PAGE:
Interstate 880, known as California 17 until the mid-1980s, is the Nimitz Freeway between San Jose and Oakland, culminating at the Maze interchange (Interstates 80 and 580). It generally follows the eastern shore of the San Francisco Bay and is heavily traveled. Originating at the Interstate 280/California 17 interchange in San Jose, the freeway culminates its northerly journey at the Maze interchange (Interstates 80 and 580) in Oakland. Although damaged in the Loma Prieta Earthquake in 1989, its connection to Interstate 80 was restored by 1999.
Interstate 880 improves in San Jose. On November 13, 2003, a four lane segment of Interstate 880 between First Street and the Montague Expressway in the city saw widening from four to six lanes. Work began on the $74 million project in 2001. Interestingly engineers predict the average travel speed along the 2.5 mile stretch of highway to increase from 9 to 51 MPH. The commute time is predicted to decrease by an amazing 18 minutes along the same stretch of highway. The new lanes are placed within the old median zone that once contained oleander bushes and a steel cable.1
Interstate 880 Highway Guides
- North - Santa Clara County
- North - Alameda County (Santa Clara County Line to Interstate 238)
- North - Alameda County (Interstate 238 to Interstate 80/Maze Interchange)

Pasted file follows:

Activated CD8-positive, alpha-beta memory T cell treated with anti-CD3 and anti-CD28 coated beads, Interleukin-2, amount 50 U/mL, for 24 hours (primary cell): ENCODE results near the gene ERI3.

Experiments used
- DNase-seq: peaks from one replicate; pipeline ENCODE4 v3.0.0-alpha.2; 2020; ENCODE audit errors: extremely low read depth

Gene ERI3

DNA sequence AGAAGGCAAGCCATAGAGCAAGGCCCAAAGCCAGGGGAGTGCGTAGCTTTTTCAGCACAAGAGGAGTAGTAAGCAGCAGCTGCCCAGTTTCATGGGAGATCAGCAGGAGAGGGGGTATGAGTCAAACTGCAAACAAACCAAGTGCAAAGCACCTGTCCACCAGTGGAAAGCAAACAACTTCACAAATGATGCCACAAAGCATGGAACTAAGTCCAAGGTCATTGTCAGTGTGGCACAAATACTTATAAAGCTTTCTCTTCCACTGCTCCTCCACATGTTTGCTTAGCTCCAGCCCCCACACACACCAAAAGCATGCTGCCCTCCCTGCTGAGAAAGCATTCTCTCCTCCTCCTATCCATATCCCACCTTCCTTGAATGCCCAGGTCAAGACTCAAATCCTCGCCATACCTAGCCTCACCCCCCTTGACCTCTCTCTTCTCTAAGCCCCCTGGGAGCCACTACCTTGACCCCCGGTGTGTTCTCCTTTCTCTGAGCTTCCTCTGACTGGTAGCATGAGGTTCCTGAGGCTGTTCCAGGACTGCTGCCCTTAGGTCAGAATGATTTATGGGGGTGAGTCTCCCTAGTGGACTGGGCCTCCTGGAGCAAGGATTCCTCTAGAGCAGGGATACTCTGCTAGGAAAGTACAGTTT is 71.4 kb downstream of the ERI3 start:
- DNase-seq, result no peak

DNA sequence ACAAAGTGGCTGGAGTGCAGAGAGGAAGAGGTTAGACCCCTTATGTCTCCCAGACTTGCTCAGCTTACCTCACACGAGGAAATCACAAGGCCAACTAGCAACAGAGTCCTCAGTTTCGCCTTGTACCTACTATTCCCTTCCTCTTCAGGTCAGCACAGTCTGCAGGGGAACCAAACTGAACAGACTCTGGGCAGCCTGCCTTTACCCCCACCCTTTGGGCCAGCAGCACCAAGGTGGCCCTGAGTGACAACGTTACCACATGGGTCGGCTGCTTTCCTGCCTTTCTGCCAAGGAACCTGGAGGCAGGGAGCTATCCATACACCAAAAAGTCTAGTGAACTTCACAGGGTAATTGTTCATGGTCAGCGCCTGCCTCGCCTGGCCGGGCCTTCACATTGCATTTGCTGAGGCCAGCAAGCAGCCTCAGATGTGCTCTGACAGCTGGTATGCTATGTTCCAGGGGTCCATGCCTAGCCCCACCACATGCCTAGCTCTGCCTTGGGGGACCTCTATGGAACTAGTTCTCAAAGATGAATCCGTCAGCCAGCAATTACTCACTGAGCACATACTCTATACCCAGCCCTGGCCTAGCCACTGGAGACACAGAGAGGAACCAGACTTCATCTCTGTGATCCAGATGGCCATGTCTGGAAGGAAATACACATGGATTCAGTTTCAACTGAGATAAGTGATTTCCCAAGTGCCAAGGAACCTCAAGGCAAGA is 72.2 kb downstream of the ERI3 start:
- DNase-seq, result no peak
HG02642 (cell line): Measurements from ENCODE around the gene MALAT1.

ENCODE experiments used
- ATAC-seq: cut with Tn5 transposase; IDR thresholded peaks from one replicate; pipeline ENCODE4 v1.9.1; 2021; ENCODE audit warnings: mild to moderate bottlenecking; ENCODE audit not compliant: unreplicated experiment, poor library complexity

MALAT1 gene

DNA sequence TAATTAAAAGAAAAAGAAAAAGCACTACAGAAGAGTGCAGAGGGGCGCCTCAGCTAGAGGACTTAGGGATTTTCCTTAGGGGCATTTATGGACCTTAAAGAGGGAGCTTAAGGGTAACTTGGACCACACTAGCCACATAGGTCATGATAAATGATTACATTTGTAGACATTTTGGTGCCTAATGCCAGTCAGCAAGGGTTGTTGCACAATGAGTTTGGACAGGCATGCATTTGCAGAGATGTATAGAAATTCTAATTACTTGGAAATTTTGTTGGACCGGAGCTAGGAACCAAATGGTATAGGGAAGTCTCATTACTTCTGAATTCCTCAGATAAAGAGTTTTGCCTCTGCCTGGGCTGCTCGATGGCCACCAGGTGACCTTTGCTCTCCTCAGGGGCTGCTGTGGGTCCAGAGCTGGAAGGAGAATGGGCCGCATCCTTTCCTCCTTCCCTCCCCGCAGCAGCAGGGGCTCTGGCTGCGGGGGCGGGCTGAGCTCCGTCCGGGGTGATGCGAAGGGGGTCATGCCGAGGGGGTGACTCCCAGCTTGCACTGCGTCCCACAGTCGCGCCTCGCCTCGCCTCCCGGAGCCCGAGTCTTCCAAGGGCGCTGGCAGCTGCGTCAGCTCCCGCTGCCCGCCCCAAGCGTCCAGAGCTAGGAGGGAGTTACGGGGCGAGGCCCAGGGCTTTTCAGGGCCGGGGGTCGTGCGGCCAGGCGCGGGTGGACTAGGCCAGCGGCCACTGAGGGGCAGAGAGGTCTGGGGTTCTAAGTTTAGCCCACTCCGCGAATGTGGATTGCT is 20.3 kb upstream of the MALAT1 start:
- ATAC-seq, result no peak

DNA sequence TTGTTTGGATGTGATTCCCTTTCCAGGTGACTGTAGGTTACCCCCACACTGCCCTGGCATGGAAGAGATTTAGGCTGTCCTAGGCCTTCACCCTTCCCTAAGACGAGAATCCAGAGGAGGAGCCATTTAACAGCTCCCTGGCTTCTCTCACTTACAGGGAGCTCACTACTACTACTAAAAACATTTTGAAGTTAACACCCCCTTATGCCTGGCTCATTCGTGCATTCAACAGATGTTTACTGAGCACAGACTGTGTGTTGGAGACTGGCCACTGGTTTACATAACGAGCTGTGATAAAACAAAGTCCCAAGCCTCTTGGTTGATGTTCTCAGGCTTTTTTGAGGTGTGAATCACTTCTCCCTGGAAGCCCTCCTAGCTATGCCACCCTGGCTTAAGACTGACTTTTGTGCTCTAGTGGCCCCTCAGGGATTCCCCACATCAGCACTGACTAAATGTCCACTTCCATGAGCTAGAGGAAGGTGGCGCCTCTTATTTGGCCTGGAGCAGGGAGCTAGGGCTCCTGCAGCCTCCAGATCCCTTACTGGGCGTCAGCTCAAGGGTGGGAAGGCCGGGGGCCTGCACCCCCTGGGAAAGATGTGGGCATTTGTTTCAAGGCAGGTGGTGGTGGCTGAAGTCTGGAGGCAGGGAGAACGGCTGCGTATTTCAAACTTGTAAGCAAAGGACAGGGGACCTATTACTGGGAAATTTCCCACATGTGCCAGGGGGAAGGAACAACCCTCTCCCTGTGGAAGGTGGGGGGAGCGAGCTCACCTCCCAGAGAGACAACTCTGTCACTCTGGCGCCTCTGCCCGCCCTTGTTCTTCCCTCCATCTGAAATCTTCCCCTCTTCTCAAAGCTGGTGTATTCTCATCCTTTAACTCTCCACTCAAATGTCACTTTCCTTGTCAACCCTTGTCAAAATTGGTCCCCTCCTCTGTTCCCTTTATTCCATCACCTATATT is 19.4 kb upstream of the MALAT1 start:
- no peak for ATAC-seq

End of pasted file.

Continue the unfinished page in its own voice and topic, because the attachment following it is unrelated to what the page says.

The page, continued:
Much of Interstate 880 was built in the 1950s as part of California 17, a long freeway corridor originating in Santa Cruz and extending north to San Jose and Oakland, then turning northwest to San Rafael via the Richmond-San Rafael Bridge. Only the section of California 17 south of San Jose retains its designation; the rest of the route is part of Interstate 880, Interstate 80, and Interstate 580. The section of Interstate 880 over the Cypress Viaduct was briefly known as U.S. 50 Business until the U.S. 50 route was decommissioned from the Bay Area (see any 1960s-era Rand McNally Road Atlas, San Francisco Bay Area/Oakland inset).
This section of former California 17 was introduced into the state highway system as a result of Federal Highway Administration action in 1983 and passage of State Assembly Bill 2741 in 1984. Interstate 880 was completely signed by January 1, 1986. A fraction of its former self, California 17 still remains designated south of Interstate 280 on its way to Santa Cruz. Interstate 880 is generally six to eight lanes wide, with some older sections undergoing reconstruction and expansion in the South Bay area in 2002.
The double-decker section of Interstate 880 along the Nimitz Freeway was the site of a tragic collapse of the Cypress Structure on October 17, 1989, during the Loma Prieta earthquake, resulting in the deaths of 42 motorists. While Interstate 880 was closed, Interstate 980 became the through route, connecting Interstate 880 with Interstate 580, Interstate 80, and California 24. Eight years later, a large segment of Interstate 880 reopened in Oakland on a completely new alignment in July 1997. By 1999, ten years after the Loma Prieta Earthquake, Interstate 880 was fully reopened on its new alignment. Community input was taken to ensure that the new freeway would be less intrusive to Oakland neighborhoods. The former alignment of the Cypress Structure is now found on Mandela Parkway. The large median along Mandela Parkway is where this tragic accident occurred. The former double-deck section of the Nimitz Freeway was reconstructed on the new alignment as a viaduct with no double deck sections and capable to withstand higher magnitude earthquakes.